CUYUNA, Minn. — A nearly fatal mountain biking incident on a remote backcountry trail near the city of Cuyuna, Minnesota, prompted action to improve emergency responder access to the system.

In September, a cyclist traversing the expert level Cruser’s Kettle trail fell near a ravine and suffered serious injuries. With sparse signage and the inability to get much closer than the trailhead parking lot with an ambulance, personnel from Cuyuna Regional Medical Center struggled to first locate the site of the crash and then to extract the individual to get him the medical care he needed.

The cyclist, identified as Todd in a story by WCCO, had luck on his side when an off-duty Hayward, Wisconsin, emergency room doctor happened upon the scene and performed an emergency tracheotomy that likely saved Todd’s life. Another local cyclist made several trips between the ambulance and the injured cyclist to shuttle equipment.

But Bob McLaughlin, manager of emergency and ambulance services at Cuyuna Regional Medical Center, doesn’t want to rely so heavily on luck and good Samaritans to provide medical care to cyclists using the trail system, should they need it. He said from the time his crew received the call for service until they loaded the cyclist to be airlifted, three hours passed.

Bob McLaughlin, manager of Cuyuna Regional Medical Center's emergency and ambulance services. 
Contributed / CRMC, 2021
Bob McLaughlin, manager of Cuyuna Regional Medical Center's emergency and ambulance services. Contributed / CRMC, 2021

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“Our EMS (emergency medical services) access is nonexistent,” McLaughlin said during a phone interview last week. “Basically, we could be going back there 7 miles to get a patient if need be. It being a trauma, you know, we just can’t really feasibly do that and really have good outcomes.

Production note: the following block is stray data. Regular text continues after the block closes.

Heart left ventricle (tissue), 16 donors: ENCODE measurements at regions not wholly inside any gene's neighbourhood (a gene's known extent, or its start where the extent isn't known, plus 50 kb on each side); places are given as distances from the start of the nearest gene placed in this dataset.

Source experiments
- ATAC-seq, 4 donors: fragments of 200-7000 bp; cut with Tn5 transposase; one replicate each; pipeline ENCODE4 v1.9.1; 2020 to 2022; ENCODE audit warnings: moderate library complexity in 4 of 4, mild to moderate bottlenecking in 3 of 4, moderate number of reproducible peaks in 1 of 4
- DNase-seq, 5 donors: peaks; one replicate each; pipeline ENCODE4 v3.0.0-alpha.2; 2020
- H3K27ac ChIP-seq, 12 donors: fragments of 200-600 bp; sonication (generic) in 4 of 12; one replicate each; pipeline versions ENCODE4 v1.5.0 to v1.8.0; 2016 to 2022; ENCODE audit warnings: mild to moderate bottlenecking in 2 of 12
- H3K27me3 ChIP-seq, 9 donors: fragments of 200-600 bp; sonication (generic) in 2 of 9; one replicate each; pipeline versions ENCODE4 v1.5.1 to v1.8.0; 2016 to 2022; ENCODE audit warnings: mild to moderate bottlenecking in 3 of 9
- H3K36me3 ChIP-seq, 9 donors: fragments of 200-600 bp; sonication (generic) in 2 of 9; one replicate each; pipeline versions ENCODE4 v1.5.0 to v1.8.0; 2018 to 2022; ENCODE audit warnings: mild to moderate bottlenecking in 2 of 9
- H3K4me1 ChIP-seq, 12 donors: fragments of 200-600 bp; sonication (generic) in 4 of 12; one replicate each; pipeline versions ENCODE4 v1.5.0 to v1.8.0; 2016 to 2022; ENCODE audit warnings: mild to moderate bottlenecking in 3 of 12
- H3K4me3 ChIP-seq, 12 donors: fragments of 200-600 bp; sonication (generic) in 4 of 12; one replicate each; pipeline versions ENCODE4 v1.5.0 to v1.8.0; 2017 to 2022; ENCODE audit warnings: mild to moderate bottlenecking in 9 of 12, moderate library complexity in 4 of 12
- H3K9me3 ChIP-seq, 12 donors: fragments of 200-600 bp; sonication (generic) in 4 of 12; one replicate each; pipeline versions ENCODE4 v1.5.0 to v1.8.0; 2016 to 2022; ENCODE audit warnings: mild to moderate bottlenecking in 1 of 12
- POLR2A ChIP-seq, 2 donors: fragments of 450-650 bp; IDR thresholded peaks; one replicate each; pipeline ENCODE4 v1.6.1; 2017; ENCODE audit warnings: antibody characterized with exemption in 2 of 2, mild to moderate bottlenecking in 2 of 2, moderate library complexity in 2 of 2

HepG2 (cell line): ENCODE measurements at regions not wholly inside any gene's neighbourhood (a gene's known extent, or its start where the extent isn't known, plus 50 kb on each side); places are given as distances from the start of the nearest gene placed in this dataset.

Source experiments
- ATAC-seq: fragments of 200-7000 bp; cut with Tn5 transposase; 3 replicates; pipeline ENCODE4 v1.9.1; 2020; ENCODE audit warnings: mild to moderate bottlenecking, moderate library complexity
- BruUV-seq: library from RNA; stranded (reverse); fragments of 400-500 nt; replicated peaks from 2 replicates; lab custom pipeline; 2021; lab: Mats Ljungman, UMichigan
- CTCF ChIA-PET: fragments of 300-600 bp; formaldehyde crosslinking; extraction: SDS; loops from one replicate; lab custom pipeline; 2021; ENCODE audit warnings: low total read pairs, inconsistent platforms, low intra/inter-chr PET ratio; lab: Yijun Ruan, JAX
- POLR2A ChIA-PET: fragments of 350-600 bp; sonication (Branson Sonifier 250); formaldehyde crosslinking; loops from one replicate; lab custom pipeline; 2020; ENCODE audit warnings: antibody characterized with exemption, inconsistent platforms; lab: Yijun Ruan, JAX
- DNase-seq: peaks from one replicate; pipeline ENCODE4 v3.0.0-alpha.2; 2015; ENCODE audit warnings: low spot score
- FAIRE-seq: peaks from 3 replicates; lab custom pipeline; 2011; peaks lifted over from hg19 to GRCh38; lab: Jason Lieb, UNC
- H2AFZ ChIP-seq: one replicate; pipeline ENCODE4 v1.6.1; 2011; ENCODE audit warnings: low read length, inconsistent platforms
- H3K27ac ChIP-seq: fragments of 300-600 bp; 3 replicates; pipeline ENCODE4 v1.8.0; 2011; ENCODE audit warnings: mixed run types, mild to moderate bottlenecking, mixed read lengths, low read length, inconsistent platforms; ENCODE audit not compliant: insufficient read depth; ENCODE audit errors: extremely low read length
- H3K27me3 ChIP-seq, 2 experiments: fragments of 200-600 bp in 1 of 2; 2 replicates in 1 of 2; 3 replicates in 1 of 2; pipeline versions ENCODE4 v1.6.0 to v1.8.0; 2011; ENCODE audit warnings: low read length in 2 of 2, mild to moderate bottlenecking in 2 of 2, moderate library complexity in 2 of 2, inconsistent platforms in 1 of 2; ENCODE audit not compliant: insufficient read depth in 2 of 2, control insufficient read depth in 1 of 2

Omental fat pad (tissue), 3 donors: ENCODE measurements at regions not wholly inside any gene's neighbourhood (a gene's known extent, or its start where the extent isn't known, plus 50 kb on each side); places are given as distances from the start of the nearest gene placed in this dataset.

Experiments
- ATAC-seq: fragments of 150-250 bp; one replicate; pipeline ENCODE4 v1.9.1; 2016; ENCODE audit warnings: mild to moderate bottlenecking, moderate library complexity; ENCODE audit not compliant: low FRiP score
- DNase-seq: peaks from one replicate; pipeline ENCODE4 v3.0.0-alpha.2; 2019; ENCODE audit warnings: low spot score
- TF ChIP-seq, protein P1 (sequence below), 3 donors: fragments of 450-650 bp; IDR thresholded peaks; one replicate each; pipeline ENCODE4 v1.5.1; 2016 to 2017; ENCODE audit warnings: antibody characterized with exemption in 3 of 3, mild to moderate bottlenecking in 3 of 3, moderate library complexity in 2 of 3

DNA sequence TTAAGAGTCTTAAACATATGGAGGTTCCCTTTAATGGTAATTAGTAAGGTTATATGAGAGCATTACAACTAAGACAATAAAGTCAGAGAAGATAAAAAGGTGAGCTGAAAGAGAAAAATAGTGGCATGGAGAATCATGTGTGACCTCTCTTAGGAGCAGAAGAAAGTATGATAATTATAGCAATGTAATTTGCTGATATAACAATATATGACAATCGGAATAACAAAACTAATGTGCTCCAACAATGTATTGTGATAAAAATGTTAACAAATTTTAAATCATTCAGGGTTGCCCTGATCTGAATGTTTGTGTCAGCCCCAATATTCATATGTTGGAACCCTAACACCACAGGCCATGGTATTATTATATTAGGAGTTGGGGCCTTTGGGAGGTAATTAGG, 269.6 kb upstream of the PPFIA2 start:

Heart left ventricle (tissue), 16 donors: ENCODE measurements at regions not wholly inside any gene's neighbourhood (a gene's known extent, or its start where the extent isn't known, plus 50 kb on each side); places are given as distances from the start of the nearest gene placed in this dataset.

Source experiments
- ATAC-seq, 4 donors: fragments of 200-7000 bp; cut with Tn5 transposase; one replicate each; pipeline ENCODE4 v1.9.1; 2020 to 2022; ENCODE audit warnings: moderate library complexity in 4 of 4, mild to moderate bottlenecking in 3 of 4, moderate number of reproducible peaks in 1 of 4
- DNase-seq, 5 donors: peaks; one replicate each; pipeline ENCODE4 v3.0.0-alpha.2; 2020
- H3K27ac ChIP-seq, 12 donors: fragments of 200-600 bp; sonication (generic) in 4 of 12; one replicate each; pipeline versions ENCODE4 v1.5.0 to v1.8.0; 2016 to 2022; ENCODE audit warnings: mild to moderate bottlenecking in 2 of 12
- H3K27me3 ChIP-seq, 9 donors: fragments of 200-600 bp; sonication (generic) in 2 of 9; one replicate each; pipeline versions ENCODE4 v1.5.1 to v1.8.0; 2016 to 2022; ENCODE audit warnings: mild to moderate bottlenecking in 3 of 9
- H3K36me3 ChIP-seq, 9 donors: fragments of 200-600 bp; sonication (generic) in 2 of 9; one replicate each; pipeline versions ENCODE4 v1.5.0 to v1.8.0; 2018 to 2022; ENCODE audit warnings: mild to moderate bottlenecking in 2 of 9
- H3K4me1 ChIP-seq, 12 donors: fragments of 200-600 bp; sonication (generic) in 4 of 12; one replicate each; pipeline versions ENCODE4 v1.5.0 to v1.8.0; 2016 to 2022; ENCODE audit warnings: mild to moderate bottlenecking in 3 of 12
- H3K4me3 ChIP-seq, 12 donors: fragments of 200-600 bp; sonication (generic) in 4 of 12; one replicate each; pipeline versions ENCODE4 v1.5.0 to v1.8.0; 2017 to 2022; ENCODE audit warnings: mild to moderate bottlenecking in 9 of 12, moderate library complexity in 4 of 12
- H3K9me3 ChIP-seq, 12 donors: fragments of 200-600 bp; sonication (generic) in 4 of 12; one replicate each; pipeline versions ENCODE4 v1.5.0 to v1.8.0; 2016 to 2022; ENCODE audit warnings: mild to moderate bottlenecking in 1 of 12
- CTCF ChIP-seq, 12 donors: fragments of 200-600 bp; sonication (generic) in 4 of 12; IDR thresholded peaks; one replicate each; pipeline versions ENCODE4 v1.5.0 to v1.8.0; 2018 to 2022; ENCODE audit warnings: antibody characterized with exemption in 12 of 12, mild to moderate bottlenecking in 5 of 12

“ … With this guy, yes, the doctor was there. If for some reason if he wouldn’t have been there, this gentleman probably wouldn’t be here, with my staff and the doctor — what they had to do. My staff was really great on this call. Great is great, but we need to do better for our community.”

McLaughlin said the lack of access to the black diamond-rated trail system that opened in October 2020 was a surprise to him and something he felt needed to be corrected immediately. With the recent incident in mind, he organized a meeting with a number of stakeholders in the same room to discuss solutions, including area fire chiefs, sheriff’s office leaders and dispatchers, county government officials and representatives of the Cuyuna Lakes Mountain Bike Crew.


"Basically, we could be going back there 7 miles to get a patient if need be. It being a trauma, you know, we just can’t really feasibly do that and really have good outcomes."

— Bob McLaughlin, manager, CRMC emergency ambulance services


Gary Griffin, Crow Wing County Land Services director, left, talks Friday, Oct. 1, 2021, with Cuyuna Regional Medical Center paramedic Matt Lacy, Bob McLaughlin, director of ambulance services with CRMC, and Ryan Simonson, Crow Wing County environmental services supervisor, at a possible extraction site south of Cruser's Kettle trail in Cuyuna. 
Steve Kohls / Brainerd Dispatch